NFC South's All-Star team on offense NFC South's All-Star team on offense

Official 2010 NFC South All-Star Team Roster: Defense


On Tuesday, you read about the NFC South’s All-Star team on offense. Today, we’ll take a look at the All-Star team’s defense and special teams unit.

It’s time to unveil the NFC South’s All-Star defense.

You gotta love this stuff, because there will always be disagreements at every turn. What some people — by their own choosing — fail to realize, is there really is no favoritism played in the process of selecting individuals to the roster. The majority rules, and the same goes for the polls which the fans voted on. In that scenario however, there may have been some favoritism being played for punter, center, and running back…Maybe just running back. I can’t honestly say that I have a “favorite” punter, and center is more of a “utility” position.

You, the readers, voted on three positions which we, the lead bloggers of Cat Crave, Blogging Dirty, Who Dat Dish, and The Pewter Plank were unable to come to agreement on. They were for Running Back Two, Middle Linebacker, and Punter.

It’s time to unveil the NFC South’s All-Star defense.

Left Defensive End: John Abraham, Atlanta Falcons

Abraham is definitely one of the top DE’s in the division. Especially now, with the departure of that guy who used to play for the Carolina Panthers.

Abraham has made three appearances at the Pro Bowl, and has received All-Pro honors, as well.

Left Defensive Tackle: Sedrick Ellis, New Orleans Saints

Ellis has combined 64 tackles and six sacks in his first two years with the Saints. On top of that, the guy’s just a bruiser.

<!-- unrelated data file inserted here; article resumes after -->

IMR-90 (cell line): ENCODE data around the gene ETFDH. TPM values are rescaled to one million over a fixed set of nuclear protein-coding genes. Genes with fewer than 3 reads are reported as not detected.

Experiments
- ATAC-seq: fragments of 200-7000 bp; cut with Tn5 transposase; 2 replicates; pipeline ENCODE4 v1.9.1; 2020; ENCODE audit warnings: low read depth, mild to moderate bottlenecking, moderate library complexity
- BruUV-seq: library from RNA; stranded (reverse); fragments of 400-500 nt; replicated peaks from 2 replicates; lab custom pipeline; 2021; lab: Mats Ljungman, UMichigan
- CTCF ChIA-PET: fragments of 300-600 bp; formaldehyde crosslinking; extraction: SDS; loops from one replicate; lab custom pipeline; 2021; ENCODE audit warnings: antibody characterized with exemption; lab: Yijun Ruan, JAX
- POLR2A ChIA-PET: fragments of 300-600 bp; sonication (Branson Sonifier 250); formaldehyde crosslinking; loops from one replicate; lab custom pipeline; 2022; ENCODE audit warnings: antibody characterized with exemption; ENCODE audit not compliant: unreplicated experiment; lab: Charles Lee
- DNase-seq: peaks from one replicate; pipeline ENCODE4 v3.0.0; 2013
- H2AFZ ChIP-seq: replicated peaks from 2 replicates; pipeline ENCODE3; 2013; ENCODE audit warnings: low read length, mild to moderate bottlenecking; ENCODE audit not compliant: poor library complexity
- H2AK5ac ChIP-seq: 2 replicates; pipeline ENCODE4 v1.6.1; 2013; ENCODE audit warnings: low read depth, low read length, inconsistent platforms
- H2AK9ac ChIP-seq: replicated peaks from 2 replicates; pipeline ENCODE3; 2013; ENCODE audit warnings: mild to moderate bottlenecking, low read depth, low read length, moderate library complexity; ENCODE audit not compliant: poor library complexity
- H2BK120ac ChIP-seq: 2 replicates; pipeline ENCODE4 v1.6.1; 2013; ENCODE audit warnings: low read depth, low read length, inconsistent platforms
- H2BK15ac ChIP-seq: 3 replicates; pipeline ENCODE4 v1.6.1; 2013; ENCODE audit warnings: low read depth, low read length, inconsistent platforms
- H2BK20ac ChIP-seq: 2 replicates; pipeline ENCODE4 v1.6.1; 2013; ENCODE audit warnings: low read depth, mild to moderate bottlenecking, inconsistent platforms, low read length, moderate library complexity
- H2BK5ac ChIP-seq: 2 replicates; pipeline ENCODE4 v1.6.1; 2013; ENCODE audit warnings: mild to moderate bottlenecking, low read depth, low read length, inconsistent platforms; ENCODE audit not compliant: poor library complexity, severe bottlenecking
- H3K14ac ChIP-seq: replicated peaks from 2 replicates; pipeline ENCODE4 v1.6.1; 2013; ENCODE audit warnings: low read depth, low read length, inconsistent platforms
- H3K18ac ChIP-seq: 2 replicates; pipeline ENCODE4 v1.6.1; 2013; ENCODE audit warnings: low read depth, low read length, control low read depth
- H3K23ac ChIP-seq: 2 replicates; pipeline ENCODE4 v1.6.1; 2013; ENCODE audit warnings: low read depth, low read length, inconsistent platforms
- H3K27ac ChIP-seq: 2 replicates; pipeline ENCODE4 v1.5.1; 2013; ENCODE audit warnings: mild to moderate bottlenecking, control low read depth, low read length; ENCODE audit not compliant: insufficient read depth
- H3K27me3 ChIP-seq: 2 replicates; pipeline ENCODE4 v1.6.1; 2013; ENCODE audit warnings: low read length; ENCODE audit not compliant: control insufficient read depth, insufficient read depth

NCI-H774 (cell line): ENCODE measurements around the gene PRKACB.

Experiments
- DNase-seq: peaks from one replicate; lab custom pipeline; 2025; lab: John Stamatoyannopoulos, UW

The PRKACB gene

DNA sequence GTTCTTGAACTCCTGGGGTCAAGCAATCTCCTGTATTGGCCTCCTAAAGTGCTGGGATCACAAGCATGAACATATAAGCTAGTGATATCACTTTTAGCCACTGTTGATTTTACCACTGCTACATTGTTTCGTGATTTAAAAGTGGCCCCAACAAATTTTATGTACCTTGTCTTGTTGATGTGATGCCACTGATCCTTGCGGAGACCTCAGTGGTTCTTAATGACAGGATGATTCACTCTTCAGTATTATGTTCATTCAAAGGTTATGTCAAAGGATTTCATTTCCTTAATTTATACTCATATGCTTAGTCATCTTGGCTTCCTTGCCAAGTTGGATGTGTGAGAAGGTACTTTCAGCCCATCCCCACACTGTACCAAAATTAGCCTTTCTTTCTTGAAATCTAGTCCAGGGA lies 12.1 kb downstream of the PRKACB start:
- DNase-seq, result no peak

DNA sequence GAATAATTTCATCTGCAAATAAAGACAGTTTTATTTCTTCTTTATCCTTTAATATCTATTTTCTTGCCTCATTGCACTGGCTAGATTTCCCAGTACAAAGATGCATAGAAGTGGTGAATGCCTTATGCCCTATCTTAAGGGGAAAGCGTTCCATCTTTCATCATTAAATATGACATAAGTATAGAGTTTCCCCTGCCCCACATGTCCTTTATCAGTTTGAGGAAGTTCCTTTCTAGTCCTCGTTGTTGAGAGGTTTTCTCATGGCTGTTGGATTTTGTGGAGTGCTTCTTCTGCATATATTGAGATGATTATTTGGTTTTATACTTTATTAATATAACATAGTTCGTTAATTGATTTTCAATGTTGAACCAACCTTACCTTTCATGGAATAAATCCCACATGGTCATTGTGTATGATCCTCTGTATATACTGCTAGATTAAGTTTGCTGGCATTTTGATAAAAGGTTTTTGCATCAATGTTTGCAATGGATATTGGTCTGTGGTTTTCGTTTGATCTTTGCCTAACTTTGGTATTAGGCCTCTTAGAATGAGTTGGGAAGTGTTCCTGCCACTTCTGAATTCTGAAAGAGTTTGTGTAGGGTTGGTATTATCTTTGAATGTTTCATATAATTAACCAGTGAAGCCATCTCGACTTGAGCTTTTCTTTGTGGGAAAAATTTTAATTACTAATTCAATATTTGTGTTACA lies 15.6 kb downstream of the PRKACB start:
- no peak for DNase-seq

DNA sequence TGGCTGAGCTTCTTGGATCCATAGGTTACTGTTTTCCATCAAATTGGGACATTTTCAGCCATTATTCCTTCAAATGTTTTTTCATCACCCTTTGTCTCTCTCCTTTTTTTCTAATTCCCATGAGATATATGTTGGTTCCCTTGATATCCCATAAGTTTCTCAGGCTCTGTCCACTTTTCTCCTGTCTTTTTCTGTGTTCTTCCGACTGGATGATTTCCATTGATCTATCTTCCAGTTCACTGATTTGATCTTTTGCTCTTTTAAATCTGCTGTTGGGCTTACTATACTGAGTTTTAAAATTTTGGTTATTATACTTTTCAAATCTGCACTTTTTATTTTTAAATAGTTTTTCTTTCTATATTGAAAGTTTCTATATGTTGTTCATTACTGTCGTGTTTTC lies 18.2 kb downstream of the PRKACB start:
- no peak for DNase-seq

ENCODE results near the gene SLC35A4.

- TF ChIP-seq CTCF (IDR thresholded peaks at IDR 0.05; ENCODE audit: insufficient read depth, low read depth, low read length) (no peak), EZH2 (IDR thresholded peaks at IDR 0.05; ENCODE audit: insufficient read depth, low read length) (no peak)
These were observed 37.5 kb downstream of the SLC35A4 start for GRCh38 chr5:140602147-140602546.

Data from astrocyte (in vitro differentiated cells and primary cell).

Right Defensive Tackle: Anthony Hargrove, New Orleans Saints

A 2008 suspension kept Hargrove sidelined. However, in 2009 he bounced back and had a good showing for the season, contributing 42 tackles, five sacks, and three passes defensed.

Right Defensive End: Will Smith, New Orleans Saints

If Will Smith the actor/performing artist is a Saints fan, he can get a personalized jersey for cheap. Then again, he can do the same if he’s a Panthers fan, too. I know what you’re thinking: FAIL. Dually noted.

Interestingly, the NFL doesn’t recognize it’s own, as I cannot locate Smith’s stats on the league’s official website.

Under new defensive coordinator Gregg Williams, Smith had a very productive 2009 season, which culminated in a Super Bowl Championship for the Saints.

Smith registered 13 sacks, 49 tackles, three forced fumbles, and an interception. He also received honorable mention All-Pro recognition by the Associated Press, and Sporting News.

Weakside Linebacker: Mike Peterson, Atlanta Falcons

Interestingly, this was a unanimous vote. However, his 2009 numbers speak volumes of this guy’s intensity.

109 tackles, seven passes defensed, two forced fumbles, an interception, and a sack.

The man’s a beast.

Middle Linebacker: Jonathan Vilma, New Orleans Saints

While I didn’t vote for him, the majority did — and that’s the way it goes.

Vilma, who had 110 tackles, two sacks, and three interceptions, will be the defense’s “quarterback.”

51 does occur before 52, and Vilma does have a few years’ experience on a certain other middle linebacker.